Watch out, super villains!

Here comes Spider-Man on his, um, pink motor scooter...



First Enterprise pic from upcoming Star Trek film

Here's our first look at the U.S.S. Enterprise from J.J. Abrams' upcoming "Star Trek" movie.



The official site for the film also went up recently, but there's not much to see yet.

1960s Batman manga collected

Batmania struck the U.S. in the wake of the Caped Crusader's ABC TV series. But did you know Japan fell under Adam West's spell, too? Apparently so. Graphic designer Chip Kidd, who compiled the jaw-droppingly beautiful "Batman Collected" a few years back has a new book in the works called "Bat Manga! The Secret History of Batman in Japan." It's set for September release.

According to IVC2:

Jiro Kuwata, the artist on Kazumasi Hirai's 8-Man, which is considered the first cyborg superhero manga, drew the Japanese Batman manga, which was published in Shonen King magazine.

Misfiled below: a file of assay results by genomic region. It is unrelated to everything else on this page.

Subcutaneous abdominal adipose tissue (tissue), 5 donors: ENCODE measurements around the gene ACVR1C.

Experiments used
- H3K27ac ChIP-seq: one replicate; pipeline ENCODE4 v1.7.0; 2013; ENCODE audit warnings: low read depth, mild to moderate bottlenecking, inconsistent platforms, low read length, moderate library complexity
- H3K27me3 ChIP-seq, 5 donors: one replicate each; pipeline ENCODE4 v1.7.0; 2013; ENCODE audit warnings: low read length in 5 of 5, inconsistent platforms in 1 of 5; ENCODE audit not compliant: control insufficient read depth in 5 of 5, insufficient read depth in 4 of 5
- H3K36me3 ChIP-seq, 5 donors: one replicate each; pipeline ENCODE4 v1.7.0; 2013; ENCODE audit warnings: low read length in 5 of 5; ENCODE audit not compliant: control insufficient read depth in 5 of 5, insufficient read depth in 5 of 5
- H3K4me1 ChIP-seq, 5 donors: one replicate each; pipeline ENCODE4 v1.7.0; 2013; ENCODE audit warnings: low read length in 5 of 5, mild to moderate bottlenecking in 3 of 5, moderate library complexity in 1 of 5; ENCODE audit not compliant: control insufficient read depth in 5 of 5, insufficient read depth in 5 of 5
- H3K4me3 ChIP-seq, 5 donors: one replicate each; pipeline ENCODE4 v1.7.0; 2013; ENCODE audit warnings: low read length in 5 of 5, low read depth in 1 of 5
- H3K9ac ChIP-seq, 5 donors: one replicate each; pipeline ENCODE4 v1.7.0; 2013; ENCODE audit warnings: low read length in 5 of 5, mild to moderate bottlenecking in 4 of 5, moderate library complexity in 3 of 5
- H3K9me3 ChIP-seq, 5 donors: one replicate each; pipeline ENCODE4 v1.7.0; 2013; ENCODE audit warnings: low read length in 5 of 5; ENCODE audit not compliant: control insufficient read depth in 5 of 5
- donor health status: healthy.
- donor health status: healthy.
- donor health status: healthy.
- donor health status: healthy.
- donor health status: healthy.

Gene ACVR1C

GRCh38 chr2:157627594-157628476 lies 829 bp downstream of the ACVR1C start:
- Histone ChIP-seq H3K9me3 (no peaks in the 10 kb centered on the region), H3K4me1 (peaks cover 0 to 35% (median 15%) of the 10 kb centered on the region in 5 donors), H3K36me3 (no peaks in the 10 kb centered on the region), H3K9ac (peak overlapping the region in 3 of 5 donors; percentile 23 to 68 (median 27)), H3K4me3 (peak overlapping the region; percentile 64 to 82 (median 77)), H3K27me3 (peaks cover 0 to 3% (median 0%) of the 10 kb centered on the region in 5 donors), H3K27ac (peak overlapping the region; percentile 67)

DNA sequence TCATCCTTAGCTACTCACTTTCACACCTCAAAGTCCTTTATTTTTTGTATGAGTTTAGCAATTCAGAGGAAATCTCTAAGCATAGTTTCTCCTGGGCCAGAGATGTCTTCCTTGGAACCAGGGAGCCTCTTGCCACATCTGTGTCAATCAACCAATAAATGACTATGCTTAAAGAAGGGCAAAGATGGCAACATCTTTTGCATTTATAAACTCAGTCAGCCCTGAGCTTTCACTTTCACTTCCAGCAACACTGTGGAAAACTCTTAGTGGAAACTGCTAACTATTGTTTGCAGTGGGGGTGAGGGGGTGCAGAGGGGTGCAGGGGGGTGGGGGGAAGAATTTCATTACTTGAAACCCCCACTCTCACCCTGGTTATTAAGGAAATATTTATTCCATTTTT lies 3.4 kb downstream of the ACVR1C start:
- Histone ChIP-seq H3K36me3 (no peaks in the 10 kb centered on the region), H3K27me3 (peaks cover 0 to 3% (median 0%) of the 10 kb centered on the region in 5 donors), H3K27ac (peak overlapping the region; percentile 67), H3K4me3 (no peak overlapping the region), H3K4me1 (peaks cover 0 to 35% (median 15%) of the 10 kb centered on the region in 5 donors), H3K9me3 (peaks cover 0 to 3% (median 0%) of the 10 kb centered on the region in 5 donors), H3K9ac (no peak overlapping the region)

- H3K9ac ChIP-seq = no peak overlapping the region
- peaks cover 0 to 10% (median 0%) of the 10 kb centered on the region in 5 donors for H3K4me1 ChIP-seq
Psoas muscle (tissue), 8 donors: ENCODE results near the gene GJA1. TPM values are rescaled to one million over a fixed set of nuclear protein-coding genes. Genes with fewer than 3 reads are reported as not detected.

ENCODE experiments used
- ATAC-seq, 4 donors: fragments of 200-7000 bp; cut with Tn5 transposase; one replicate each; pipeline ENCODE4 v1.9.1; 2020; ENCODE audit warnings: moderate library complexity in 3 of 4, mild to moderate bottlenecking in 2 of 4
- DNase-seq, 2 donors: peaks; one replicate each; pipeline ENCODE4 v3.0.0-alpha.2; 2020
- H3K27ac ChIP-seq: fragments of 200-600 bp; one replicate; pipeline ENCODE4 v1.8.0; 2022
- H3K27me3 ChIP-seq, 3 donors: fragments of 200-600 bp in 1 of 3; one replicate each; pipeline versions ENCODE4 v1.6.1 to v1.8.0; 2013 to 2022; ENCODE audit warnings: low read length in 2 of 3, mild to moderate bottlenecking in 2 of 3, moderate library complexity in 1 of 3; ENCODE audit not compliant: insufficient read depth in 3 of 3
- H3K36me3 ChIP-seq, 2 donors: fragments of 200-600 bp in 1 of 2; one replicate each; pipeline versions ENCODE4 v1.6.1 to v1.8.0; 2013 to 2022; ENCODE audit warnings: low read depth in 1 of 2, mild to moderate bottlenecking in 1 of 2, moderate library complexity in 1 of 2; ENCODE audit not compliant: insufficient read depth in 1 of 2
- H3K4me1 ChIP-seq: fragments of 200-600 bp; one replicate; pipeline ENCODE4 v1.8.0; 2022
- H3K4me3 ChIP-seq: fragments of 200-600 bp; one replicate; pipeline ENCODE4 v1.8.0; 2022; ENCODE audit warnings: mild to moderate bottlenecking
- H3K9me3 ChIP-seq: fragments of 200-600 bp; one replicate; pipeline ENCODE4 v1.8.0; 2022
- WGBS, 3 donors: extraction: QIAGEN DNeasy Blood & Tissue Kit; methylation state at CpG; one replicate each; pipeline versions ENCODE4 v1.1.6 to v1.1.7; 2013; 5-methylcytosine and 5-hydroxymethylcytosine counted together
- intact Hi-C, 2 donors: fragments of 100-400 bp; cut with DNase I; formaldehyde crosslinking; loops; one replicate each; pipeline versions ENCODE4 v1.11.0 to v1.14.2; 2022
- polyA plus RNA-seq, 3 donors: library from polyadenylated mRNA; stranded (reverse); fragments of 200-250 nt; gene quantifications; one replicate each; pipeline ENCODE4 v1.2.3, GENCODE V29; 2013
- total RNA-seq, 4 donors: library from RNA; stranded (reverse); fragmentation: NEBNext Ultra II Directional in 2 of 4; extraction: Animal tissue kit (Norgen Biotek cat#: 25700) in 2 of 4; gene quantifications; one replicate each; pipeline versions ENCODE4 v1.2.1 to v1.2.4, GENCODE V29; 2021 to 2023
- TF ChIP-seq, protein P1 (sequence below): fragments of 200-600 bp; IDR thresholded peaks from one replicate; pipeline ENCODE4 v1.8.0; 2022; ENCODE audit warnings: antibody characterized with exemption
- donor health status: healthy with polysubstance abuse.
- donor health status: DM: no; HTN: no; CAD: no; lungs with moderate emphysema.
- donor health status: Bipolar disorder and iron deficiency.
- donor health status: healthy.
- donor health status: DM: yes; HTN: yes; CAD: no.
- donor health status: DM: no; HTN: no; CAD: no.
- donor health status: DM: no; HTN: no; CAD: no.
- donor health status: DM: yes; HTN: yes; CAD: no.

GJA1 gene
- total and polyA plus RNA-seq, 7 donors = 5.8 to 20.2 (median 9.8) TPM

Possible release for 15 unissued Beatles tunes

Fuego Entertainment of Miami intends to release 15 previously unreleased live tunes recorded by the Beatles in 1962 at Hamburg's Star Club. These tunes, reportedly feature Ringo Starr subbing for the group's then-drummer Pete Best. Songs include covers of Hank Williams' "Lovesick Blues" and Maurice Williams' "Do You Believe," along with "Twist and Shout", "I Saw Her Standing There", "Hippy Hippy Shake", "A Taste of Honey", "Money" and "Ask Me Why."

No release date is set, but I'm sure the Beatles' Apple Corps. will be fighting this tooth and nail. A previous collection of Star Club recordings released in the 1970s made the band very unhappy and has been available since only on gray area/quasi bootleg releases. The sound quality was lousy and I doubt these unreleased recordings sound much better.

More.

Various radio programs of interest

NPR has a few online broadcasts folks here may be interested in.

First up, there's a feature on the Lone Ranger that old-time radio buffs may enjoy.

And for Beatles fans there's this interview with photographer Astrid Kirchherr, the band's friend from their Hamburg, Germany, days, and a feature on troubled Vee-Jay record label, which as the first U.S. company to issue the group's music.